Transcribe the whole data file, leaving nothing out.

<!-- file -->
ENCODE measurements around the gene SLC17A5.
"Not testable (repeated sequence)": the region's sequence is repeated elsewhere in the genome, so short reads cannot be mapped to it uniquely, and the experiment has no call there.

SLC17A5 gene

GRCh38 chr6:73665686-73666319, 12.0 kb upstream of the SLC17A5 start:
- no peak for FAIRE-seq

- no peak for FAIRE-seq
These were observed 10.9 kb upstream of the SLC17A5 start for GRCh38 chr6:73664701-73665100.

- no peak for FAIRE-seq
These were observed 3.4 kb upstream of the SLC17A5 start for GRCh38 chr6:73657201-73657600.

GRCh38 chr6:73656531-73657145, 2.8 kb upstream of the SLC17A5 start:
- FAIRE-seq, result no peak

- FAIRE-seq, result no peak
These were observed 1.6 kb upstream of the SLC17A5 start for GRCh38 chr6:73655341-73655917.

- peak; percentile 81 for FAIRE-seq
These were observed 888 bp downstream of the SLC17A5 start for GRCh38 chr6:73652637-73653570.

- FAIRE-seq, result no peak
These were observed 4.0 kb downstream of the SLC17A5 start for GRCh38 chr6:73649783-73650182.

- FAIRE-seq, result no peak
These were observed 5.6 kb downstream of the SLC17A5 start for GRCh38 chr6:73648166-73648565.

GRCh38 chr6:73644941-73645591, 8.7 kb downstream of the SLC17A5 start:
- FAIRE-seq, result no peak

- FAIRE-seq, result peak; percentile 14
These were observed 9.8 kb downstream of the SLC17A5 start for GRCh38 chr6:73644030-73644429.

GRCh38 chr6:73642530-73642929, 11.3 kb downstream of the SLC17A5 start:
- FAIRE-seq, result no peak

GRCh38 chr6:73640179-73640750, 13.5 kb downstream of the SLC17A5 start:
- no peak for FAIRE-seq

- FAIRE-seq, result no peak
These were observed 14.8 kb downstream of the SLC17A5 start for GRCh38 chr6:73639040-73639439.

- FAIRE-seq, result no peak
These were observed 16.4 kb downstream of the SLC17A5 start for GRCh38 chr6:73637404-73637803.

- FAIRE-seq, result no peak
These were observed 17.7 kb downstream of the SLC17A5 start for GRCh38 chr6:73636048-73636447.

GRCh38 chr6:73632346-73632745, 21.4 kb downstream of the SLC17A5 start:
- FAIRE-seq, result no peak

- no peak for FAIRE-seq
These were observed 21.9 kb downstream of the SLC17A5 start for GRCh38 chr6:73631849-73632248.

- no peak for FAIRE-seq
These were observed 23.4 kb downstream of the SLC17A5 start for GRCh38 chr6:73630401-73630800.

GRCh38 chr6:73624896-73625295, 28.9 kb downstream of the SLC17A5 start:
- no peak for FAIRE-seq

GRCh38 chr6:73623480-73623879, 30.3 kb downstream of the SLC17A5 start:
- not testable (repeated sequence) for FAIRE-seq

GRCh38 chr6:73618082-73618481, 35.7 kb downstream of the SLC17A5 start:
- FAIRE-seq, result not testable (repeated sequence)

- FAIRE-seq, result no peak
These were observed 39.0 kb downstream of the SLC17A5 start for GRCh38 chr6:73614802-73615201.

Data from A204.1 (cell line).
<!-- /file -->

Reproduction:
ENCODE measurements around the gene SLC17A5.
"Not testable (repeated sequence)": the region's sequence is repeated elsewhere in the genome, so short reads cannot be mapped to it uniquely, and the experiment has no call there.

SLC17A5 gene

GRCh38 chr6:73665686-73666319, 12.0 kb upstream of the SLC17A5 start:
- no peak for FAIRE-seq

- no peak for FAIRE-seq
These were observed 10.9 kb upstream of the SLC17A5 start for GRCh38 chr6:73664701-73665100.

- no peak for FAIRE-seq
These were observed 3.4 kb upstream of the SLC17A5 start for GRCh38 chr6:73657201-73657600.

GRCh38 chr6:73656531-73657145, 2.8 kb upstream of the SLC17A5 start:
- FAIRE-seq, result no peak

- FAIRE-seq, result no peak
These were observed 1.6 kb upstream of the SLC17A5 start for GRCh38 chr6:73655341-73655917.

- peak; percentile 81 for FAIRE-seq
These were observed 888 bp downstream of the SLC17A5 start for GRCh38 chr6:73652637-73653570.

- FAIRE-seq, result no peak
These were observed 4.0 kb downstream of the SLC17A5 start for GRCh38 chr6:73649783-73650182.

- FAIRE-seq, result no peak
These were observed 5.6 kb downstream of the SLC17A5 start for GRCh38 chr6:73648166-73648565.

GRCh38 chr6:73644941-73645591, 8.7 kb downstream of the SLC17A5 start:
- FAIRE-seq, result no peak

- FAIRE-seq, result peak; percentile 14
These were observed 9.8 kb downstream of the SLC17A5 start for GRCh38 chr6:73644030-73644429.

GRCh38 chr6:73642530-73642929, 11.3 kb downstream of the SLC17A5 start:
- FAIRE-seq, result no peak

GRCh38 chr6:73640179-73640750, 13.5 kb downstream of the SLC17A5 start:
- no peak for FAIRE-seq

- FAIRE-seq, result no peak
These were observed 14.8 kb downstream of the SLC17A5 start for GRCh38 chr6:73639040-73639439.

- FAIRE-seq, result no peak
These were observed 16.4 kb downstream of the SLC17A5 start for GRCh38 chr6:73637404-73637803.

- FAIRE-seq, result no peak
These were observed 17.7 kb downstream of the SLC17A5 start for GRCh38 chr6:73636048-73636447.

GRCh38 chr6:73632346-73632745, 21.4 kb downstream of the SLC17A5 start:
- FAIRE-seq, result no peak

- no peak for FAIRE-seq
These were observed 21.9 kb downstream of the SLC17A5 start for GRCh38 chr6:73631849-73632248.

- no peak for FAIRE-seq
These were observed 23.4 kb downstream of the SLC17A5 start for GRCh38 chr6:73630401-73630800.

GRCh38 chr6:73624896-73625295, 28.9 kb downstream of the SLC17A5 start:
- no peak for FAIRE-seq

GRCh38 chr6:73623480-73623879, 30.3 kb downstream of the SLC17A5 start:
- not testable (repeated sequence) for FAIRE-seq

GRCh38 chr6:73618082-73618481, 35.7 kb downstream of the SLC17A5 start:
- FAIRE-seq, result not testable (repeated sequence)

- FAIRE-seq, result no peak
These were observed 39.0 kb downstream of the SLC17A5 start for GRCh38 chr6:73614802-73615201.

Data from A204.1 (cell line).